For voting systems that reuse components or subsystems from previously tested systems, the test lab may, per Requirement Part 2: 5.1-D, find it unnecessary to repeat functional testing on the previously tested, unmodified components. However, the test lab must fully test all new or modified components and perform what regression testing is necessary to ensure that the complete system remains compliant.

 

5.2.3-A Functional testing, VVSG requirements

The test lab SHALL execute test cases that provide coverage of every applicable, mandatory ("SHALL"), functional requirement of the VVSG.

Applies to: Voting system

DISCUSSION

Depending upon the design and intended use of the voting system, all or part of the functions listed below must be tested:

  1. Ballot preparation subsystem;
  2. Test operations performed prior to, during, and after processing of ballots, including:
    1. Logic tests to verify interpretation of ballot styles, and recognition of precincts to be processed;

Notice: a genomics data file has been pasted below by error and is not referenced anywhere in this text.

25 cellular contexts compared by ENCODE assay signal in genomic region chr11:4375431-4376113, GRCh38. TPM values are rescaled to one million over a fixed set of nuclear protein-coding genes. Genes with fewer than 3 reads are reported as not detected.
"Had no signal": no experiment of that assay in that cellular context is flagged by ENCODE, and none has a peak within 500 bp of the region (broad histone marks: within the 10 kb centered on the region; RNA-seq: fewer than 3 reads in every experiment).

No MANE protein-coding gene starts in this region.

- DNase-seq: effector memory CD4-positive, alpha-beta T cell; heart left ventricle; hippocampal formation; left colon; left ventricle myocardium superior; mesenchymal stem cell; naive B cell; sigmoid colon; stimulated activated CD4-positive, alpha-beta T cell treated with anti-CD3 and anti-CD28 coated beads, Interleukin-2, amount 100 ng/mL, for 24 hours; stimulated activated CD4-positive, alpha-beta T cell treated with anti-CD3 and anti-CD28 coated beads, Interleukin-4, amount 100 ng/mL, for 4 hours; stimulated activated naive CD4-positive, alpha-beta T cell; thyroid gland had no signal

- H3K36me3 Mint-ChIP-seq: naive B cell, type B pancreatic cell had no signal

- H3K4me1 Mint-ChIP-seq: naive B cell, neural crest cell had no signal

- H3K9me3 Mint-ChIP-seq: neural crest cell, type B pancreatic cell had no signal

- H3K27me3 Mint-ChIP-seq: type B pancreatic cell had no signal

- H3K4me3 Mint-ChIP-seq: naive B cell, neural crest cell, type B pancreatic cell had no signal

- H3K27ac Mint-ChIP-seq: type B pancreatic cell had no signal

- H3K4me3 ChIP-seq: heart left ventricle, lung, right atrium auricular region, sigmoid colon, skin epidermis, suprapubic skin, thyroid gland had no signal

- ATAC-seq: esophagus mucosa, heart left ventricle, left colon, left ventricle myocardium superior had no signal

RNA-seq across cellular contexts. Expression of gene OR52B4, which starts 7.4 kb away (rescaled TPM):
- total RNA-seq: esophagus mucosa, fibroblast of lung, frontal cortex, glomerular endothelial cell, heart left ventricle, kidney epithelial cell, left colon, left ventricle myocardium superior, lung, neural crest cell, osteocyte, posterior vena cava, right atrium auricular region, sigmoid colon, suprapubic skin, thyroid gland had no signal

2. Accuracy tests to verify ballot reading accuracy;
    3. Status tests to verify equipment statement and memory contents;
    4. Report generation to produce test output data; and
    5. Report generation to produce audit data records.
  3. Procedures applicable to equipment used in the polling place for:
    1. Opening the polls and enabling the acceptance of ballots;
    2. Maintaining a count of processed ballots;
    3. Monitoring equipment status;
    4. Verifying equipment response to operator input commands;
    5. Generating real-time audit messages;
    6. Closing the polls and disabling the acceptance of ballots;
    7. Generating election data reports;
    8. Transfer of ballot counting equipment, or a detachable memory module, to a central counting location; and
    9. Electronic transmission of election data to a central counting location.
  4. Procedures applicable to equipment used in a central counting place:
    1. Initiating the processing of a ballot deck, programmable memory device, or other applicable media for one or more precincts;
    2. Monitoring equipment status;
    3. Verifying equipment response to operator input commands;
    4. Verifying interaction with peripheral equipment, or other data processing systems;
    5. Generating real-time audit messages;
    6. Generating precinct-level election data reports;
    7. Generating summary election data reports;
    8. Transfer of a detachable memory module to other processing equipment;
    9. Electronic transmission of data to other processing equipment; and